Live views of our planet from the orbiting International Space Station (ISS) is an addictive thing. For a few weeks now, the High Definition Earth Viewing (HDEV) project is providing an internet link to one of four cameras that are locked on a view of Earth as the ISS passes overhead. The scientists are checking the cameras for a number of things including functioning in the radioactive low Earth orbit environment. The cameras are "off the shelf," available in stores. One camera points forward, two are looking to the rear (and you'll see part of the ISS) and one is pointing straight down. High school students helped develop the program that runs the cameras, which is pretty cool. Students are involved in continuing operations, too.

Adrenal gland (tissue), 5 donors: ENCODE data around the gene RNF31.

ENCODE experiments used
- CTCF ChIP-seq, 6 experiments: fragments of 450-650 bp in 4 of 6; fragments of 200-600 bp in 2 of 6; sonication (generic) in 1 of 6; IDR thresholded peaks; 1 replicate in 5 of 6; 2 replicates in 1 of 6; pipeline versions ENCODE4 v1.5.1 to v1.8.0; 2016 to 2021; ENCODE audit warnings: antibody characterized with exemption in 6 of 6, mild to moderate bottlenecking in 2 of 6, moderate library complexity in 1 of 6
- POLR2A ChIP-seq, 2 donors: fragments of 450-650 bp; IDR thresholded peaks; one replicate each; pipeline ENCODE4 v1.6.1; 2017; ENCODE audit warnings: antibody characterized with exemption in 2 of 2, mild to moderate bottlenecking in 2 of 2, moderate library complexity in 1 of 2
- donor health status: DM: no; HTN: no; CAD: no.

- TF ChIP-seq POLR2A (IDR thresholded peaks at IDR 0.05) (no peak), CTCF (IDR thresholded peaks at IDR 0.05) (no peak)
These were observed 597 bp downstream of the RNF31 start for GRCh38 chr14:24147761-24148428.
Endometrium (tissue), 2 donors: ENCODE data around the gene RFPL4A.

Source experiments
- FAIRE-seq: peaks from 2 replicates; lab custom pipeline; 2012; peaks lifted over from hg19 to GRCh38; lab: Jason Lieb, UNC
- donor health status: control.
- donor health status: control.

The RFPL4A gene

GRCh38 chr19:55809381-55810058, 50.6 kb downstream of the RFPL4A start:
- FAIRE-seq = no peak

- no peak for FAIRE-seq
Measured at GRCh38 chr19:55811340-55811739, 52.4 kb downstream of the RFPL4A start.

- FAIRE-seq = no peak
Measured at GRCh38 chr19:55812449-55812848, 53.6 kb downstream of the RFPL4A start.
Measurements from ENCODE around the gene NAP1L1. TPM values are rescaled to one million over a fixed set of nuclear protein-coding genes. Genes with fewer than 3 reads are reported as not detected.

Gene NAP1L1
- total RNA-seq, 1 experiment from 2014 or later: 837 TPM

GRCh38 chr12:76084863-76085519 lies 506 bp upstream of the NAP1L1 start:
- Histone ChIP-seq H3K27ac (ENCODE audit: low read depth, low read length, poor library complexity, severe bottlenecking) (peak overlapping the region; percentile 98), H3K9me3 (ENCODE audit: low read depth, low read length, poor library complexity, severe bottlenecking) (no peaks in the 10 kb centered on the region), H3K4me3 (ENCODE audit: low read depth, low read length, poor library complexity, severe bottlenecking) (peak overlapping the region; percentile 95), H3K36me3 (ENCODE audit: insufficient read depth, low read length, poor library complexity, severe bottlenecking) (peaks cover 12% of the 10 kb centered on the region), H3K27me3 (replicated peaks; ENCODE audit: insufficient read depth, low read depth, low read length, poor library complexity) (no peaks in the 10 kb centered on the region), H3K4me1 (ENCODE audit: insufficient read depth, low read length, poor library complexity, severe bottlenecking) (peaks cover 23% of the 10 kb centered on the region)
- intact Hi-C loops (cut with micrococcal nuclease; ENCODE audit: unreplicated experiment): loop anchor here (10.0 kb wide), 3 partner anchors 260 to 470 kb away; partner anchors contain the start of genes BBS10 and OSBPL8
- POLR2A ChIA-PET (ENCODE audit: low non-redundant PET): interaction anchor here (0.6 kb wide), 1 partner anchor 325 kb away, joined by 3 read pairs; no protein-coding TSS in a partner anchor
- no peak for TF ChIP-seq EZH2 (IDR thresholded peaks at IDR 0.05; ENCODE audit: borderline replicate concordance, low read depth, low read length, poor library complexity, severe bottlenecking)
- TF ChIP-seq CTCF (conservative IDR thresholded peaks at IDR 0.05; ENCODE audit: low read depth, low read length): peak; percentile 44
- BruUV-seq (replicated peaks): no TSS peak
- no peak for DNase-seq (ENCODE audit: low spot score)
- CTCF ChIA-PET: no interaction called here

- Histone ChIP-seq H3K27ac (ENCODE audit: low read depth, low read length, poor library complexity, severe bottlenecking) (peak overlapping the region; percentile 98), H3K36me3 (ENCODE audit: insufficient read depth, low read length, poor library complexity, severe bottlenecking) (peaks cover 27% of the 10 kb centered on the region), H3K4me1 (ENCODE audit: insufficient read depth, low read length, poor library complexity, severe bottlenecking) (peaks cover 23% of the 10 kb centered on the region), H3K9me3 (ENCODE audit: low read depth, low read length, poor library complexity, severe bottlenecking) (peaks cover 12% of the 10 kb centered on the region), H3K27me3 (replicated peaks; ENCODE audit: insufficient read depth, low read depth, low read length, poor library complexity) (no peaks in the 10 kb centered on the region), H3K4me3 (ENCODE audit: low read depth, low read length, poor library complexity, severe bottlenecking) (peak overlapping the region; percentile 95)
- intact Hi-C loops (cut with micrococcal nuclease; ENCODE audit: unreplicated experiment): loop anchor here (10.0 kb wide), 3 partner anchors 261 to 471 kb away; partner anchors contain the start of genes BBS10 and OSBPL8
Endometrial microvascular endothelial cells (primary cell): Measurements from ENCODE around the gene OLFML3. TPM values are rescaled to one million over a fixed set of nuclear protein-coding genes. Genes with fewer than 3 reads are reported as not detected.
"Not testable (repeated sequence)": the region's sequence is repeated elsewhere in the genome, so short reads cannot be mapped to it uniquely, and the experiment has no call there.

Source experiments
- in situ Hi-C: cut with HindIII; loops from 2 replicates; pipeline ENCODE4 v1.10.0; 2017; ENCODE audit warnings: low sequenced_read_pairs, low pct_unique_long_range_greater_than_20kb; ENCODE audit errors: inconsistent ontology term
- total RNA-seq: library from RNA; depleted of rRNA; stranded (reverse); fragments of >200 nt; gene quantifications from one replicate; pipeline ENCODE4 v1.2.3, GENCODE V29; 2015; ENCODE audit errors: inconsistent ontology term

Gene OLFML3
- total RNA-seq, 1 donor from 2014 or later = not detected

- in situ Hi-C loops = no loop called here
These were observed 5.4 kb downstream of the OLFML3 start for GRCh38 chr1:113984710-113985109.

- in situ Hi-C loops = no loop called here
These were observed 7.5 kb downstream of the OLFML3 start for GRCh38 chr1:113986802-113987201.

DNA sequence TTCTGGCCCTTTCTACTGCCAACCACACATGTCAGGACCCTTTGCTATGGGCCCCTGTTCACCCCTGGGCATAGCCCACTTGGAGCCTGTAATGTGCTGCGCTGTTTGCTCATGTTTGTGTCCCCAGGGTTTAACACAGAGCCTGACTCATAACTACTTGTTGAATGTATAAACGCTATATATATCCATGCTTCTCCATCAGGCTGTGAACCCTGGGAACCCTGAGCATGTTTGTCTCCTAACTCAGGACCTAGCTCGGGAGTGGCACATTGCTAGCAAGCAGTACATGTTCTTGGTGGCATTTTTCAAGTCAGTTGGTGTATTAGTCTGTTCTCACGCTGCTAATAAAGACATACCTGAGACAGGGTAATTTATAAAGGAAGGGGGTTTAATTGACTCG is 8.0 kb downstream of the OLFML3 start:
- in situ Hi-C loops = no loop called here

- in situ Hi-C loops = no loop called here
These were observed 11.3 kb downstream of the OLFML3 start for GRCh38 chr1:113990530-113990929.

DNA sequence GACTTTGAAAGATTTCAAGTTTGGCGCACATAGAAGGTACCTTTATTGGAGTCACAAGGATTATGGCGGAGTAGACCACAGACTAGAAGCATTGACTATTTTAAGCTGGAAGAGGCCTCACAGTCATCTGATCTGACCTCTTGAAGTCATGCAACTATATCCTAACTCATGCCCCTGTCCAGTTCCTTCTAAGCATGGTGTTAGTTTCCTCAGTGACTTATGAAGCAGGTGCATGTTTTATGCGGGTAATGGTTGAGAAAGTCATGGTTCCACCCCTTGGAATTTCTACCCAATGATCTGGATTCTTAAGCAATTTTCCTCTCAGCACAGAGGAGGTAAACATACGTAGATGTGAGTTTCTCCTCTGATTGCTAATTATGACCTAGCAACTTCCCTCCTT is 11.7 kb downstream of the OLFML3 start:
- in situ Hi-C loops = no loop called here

The space station orbits our planet about every 90 minutes. That means you'll not have a picture when they cross into "nighttime." But 45 minutes later, the picture is back. On the same page as the live stream, there's a map to see where the ISS is at the present time. And, since this is a research project, there are times when they will take the cameras "off line" to check on things and at other times, the connection is lost, but generally, it's a gentle ride over the planet. We live there. Enjoy the ride at NASA's HDEV site.

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